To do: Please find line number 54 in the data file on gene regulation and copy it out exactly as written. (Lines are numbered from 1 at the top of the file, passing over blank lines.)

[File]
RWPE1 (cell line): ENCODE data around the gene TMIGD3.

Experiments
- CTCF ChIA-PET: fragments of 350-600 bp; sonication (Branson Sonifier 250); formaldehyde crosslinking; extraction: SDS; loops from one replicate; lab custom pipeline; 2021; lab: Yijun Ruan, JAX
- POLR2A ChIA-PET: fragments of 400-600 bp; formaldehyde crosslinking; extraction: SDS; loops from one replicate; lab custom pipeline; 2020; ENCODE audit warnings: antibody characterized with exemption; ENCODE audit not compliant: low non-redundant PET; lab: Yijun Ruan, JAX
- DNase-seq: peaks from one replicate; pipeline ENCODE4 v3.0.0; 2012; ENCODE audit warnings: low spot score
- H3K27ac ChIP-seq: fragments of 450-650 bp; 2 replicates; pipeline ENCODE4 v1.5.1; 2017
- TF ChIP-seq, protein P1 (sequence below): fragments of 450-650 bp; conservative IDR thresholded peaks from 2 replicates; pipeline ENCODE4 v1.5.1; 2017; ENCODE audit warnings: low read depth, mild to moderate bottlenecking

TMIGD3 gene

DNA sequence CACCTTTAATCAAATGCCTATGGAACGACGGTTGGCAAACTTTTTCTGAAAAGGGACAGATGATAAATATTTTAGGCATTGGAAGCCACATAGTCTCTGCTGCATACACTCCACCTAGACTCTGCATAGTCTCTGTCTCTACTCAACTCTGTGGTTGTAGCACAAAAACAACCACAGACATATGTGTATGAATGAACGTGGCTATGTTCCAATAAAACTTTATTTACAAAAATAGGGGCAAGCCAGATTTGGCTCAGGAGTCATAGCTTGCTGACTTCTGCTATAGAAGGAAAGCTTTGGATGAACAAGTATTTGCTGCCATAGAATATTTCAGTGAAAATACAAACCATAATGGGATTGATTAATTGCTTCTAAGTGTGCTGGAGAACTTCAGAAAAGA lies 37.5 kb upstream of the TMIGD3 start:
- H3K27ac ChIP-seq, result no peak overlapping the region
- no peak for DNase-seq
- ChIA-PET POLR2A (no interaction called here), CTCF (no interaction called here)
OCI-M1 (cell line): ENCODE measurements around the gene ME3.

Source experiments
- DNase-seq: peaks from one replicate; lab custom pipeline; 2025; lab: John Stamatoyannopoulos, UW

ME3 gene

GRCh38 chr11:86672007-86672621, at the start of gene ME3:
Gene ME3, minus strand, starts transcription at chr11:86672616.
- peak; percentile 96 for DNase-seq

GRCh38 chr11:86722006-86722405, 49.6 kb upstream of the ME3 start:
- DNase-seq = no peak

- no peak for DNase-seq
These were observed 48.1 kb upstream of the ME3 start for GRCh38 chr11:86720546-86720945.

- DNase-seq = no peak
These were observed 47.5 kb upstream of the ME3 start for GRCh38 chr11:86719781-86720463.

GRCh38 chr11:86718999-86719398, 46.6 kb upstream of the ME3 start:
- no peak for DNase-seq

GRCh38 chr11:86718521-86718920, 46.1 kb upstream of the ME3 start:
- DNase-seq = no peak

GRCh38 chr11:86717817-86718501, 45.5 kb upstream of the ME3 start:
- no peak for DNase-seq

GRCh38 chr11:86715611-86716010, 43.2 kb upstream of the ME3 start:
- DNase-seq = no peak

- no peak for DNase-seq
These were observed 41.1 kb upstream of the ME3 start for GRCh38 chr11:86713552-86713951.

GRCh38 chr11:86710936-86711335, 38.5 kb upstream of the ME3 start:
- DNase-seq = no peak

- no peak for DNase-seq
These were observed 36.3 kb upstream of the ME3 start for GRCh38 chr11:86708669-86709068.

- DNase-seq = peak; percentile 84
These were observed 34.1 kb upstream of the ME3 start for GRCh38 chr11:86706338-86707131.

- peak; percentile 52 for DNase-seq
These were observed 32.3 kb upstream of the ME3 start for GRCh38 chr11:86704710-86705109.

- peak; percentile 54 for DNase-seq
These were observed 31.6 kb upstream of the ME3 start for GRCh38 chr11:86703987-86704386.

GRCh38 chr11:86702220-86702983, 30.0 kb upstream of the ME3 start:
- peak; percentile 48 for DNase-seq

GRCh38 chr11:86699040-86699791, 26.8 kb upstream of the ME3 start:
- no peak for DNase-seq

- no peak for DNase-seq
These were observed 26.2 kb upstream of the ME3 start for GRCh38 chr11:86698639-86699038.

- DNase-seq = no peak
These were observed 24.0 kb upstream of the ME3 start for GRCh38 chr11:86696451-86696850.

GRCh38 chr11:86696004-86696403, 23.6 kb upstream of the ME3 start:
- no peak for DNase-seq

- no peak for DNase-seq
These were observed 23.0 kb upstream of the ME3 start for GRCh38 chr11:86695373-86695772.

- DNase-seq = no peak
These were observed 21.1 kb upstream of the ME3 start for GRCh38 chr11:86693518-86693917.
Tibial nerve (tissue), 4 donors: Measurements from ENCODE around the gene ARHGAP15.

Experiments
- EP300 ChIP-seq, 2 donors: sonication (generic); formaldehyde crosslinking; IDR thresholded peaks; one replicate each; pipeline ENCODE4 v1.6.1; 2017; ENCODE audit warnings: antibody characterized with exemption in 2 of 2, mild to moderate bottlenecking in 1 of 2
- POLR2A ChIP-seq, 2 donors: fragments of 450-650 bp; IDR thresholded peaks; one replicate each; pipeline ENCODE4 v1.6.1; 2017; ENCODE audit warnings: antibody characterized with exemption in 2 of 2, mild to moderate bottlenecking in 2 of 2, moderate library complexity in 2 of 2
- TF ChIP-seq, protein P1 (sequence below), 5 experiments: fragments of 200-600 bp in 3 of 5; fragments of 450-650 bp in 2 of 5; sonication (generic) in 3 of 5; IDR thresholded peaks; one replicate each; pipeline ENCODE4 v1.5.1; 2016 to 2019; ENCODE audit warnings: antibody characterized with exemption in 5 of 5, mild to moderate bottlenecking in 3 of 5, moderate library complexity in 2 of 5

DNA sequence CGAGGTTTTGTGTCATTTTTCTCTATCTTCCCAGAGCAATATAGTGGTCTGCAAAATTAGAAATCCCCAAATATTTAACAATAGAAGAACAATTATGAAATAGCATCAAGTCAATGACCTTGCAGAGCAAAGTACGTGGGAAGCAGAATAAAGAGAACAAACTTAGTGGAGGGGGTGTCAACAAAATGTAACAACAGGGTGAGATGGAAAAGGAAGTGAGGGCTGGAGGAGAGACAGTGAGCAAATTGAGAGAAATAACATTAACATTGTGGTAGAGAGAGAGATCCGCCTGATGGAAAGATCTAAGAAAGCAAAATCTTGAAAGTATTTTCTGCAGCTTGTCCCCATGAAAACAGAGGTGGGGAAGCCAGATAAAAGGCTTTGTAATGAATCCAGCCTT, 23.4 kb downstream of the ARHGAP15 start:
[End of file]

GRCh38 chr11:86696004-86696403, 23.6 kb upstream of the ME3 start: